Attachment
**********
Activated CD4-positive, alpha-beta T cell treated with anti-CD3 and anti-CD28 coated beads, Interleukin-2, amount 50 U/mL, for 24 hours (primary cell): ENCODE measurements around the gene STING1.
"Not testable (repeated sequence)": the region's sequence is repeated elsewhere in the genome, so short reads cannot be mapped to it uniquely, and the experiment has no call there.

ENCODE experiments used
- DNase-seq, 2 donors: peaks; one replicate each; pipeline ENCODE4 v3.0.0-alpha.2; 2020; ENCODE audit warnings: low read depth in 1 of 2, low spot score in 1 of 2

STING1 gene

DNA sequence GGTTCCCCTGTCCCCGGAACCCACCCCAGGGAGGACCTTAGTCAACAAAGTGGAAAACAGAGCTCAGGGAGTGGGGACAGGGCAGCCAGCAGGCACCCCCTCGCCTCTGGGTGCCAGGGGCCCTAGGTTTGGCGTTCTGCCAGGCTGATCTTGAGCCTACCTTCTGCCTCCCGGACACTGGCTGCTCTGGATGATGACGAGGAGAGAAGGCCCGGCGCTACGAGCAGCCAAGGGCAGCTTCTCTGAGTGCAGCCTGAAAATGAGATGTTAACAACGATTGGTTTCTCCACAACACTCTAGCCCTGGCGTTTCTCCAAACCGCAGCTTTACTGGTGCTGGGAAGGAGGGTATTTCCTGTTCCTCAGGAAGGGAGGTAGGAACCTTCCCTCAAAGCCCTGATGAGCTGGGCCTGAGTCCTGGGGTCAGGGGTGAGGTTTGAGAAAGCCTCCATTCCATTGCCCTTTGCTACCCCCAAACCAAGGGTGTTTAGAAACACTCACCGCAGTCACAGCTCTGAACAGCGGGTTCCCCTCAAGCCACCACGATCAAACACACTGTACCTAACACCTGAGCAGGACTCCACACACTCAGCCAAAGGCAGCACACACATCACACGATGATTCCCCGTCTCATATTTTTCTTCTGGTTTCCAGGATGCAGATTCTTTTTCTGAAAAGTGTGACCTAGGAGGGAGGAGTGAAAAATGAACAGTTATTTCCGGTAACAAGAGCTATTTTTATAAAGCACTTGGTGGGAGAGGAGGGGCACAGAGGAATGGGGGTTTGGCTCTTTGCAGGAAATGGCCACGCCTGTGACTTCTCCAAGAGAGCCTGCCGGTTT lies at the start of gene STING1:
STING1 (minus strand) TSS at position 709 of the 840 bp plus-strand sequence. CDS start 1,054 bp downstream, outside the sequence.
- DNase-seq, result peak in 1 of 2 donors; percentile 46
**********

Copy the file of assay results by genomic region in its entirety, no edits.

Activated CD4-positive, alpha-beta T cell treated with anti-CD3 and anti-CD28 coated beads, Interleukin-2, amount 50 U/mL, for 24 hours (primary cell): ENCODE measurements around the gene STING1.
"Not testable (repeated sequence)": the region's sequence is repeated elsewhere in the genome, so short reads cannot be mapped to it uniquely, and the experiment has no call there.

ENCODE experiments used
- DNase-seq, 2 donors: peaks; one replicate each; pipeline ENCODE4 v3.0.0-alpha.2; 2020; ENCODE audit warnings: low read depth in 1 of 2, low spot score in 1 of 2

STING1 gene

DNA sequence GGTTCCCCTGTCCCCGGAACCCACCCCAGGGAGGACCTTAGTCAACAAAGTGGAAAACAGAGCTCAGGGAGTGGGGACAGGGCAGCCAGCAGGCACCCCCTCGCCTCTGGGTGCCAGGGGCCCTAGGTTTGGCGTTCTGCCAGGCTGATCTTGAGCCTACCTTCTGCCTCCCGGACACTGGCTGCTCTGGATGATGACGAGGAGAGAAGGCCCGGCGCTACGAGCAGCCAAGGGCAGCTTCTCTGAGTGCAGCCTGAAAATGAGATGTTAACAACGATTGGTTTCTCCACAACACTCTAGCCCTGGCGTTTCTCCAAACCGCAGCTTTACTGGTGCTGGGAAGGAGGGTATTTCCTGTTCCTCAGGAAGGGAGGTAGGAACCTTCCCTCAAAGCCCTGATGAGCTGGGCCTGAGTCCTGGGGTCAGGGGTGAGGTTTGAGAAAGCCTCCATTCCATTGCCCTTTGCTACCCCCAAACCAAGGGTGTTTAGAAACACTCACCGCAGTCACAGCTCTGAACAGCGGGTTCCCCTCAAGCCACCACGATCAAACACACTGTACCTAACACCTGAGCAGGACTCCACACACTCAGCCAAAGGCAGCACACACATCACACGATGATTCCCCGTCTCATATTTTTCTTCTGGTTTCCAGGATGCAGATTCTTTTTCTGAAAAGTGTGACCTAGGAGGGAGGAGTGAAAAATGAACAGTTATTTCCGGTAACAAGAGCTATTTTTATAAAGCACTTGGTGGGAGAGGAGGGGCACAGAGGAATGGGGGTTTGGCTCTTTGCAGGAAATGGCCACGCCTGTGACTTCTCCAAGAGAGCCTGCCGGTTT lies at the start of gene STING1:
STING1 (minus strand) TSS at position 709 of the 840 bp plus-strand sequence. CDS start 1,054 bp downstream, outside the sequence.
- DNase-seq, result peak in 1 of 2 donors; percentile 46